Normally, a party seeking an ex parte order in a civil case must notify all parties no later than 10:00 a.m. the court day before the ex parte appearance (absent a showing of exceptional circumstances justifying shorter notice). In unlawful detainer proceedings, however, an ex parte applicant may give shorter notice “provided that the notice given is reasonable.” See California Rule of Court 3.1203.

Sample ex parte application for a stay of execution of an eviction judgment in California for sale.

Attorneys or parties in the State of California who wish to view or purchase a sample ex-parte application for a stay of execution for an unlawful detainer judgment can see below.

 

 

California eviction litigation document package for sale.

Attorneys or parties in California that would like more information on a California eviction litigation document package containing over 30 sample documents including a a sample ex-parte application for a stay of execution for an eviction judgment can use the link shown below.

California eviction litigation document package

The author of this blog post, Stan Burman, is a freelance paralegal who has worked in California and Federal litigation since 1995.  If you are in need of assistance with any California or Federal litigation matters, Mr. Burman is available on a freelance basis. Mr. Burman may be contacted by e-mail at DivParalgl@yahoo.com for more information. He accepts payments through PayPal which means that you can pay using most credit or debit cards.

*Do you want to use this article on your website, blog or e-zine? You can, as long as you include this blurb with it: “Stan Burman is the author of over 300 sample legal documents for California and Federal litigation and is the author of a free weekly legal newsletter. You can receive 10 free gifts just for subscribing. Just visit freeweeklylegalnewsletter.gr8.com/ for more information.

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DISCLAIMER:

Please note that the author of this blog post, Stan Burman is NOT an attorney and as such is unable to provide any specific legal advice. The author is NOT engaged in providing any legal, financial, or other professional services, and any information contained in this blog post is NOT intended to constitute legal advice.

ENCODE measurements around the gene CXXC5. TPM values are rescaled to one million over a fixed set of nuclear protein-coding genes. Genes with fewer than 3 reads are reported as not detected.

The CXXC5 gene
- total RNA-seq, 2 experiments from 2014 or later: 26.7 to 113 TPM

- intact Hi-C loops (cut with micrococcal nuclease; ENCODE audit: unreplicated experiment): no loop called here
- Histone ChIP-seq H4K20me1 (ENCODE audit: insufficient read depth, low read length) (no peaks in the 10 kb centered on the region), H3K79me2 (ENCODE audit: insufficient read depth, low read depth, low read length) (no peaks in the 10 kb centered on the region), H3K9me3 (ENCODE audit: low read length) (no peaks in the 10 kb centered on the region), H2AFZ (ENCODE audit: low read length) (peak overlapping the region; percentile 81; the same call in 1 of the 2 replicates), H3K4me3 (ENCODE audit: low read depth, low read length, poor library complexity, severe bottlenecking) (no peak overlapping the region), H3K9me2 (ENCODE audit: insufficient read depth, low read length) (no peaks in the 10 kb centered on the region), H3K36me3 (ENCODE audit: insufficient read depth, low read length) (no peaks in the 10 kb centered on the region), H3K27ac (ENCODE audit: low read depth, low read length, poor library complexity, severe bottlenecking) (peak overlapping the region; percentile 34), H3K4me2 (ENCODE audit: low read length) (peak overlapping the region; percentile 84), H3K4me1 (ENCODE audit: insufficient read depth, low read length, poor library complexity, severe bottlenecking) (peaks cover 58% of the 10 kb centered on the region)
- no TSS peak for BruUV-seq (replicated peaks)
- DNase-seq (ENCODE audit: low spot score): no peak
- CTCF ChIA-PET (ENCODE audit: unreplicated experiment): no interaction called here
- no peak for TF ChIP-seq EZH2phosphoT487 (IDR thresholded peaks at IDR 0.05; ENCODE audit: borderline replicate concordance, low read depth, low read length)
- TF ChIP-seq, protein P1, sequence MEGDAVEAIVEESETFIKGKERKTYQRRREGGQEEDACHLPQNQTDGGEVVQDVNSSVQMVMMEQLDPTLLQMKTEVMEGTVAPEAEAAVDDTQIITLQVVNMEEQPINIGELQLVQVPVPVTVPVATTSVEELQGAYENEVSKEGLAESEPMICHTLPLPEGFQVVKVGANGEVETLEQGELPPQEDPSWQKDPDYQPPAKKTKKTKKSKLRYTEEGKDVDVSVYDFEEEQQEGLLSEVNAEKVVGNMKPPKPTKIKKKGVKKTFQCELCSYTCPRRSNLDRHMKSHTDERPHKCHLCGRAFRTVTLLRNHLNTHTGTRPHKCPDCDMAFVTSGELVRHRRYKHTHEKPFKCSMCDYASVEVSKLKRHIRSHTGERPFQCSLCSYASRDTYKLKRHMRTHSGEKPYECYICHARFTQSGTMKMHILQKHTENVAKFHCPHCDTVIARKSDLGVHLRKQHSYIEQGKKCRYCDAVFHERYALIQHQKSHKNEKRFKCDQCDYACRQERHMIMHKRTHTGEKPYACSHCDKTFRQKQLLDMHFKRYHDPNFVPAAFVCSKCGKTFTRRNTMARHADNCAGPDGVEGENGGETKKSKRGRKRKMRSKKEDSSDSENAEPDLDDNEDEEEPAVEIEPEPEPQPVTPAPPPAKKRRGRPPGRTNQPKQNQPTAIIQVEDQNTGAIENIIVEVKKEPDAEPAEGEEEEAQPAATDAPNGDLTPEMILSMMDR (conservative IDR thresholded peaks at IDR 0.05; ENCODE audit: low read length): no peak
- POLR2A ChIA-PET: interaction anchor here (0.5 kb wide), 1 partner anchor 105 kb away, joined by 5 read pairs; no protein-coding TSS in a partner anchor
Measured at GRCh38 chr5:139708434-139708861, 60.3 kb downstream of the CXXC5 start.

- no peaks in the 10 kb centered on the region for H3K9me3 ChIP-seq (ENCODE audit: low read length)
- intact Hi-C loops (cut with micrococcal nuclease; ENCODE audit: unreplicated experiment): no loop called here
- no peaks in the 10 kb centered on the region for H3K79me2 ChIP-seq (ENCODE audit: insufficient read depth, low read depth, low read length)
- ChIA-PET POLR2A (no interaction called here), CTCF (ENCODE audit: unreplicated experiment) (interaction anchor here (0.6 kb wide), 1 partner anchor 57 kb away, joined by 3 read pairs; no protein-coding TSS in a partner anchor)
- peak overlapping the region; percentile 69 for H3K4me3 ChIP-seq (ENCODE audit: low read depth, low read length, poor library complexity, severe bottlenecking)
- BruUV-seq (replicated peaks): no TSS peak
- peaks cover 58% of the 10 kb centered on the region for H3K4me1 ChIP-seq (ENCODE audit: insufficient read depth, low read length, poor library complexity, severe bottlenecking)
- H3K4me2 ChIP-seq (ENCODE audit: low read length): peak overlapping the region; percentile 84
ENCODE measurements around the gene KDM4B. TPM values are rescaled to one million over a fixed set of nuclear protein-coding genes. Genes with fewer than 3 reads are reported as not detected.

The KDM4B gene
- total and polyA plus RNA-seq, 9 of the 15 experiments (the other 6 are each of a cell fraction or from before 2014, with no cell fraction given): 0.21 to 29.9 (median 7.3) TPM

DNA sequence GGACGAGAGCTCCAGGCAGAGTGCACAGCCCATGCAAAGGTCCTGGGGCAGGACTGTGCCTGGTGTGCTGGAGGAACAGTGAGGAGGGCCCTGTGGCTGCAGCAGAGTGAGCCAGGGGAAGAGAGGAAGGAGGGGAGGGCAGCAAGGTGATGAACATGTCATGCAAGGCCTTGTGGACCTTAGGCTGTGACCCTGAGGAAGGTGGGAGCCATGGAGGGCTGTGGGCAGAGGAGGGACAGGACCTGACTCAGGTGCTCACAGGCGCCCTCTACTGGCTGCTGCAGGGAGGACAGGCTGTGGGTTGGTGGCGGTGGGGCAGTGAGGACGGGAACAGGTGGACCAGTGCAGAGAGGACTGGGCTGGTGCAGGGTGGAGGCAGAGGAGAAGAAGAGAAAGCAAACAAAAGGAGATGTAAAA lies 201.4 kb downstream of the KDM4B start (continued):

The materials and information contained in this blog post have been prepared by Stan Burman for informational purposes only and are not legal advice. Transmission of the information contained in this blog post is not intended to create, and receipt does not constitute, any business relationship between the author and any readers. Readers should not act upon this information without seeking professional counsel.

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10 Responses

  1. Thank you, this has slowed the eviction process long enough for me to get approved for my loan and into a new house.

    Like

  2. I was recently granted a temporary stay on a sheriffs order to vacate, which only lasted 7 days. The appellate court denied my writ and lifted that stay. Does the original order to vacate still stand, or will I get another 5 days to have to move out?

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    • In some cases the original order to vacate would stand but that really depends on the standard procedure used by the sheriffs in your county. You may want to see if you can determine what standard procedure is used by the sheriffs in your county.

      Like

  3. Thank you for taking the time to answer.

    Like

  4. Very good

    Like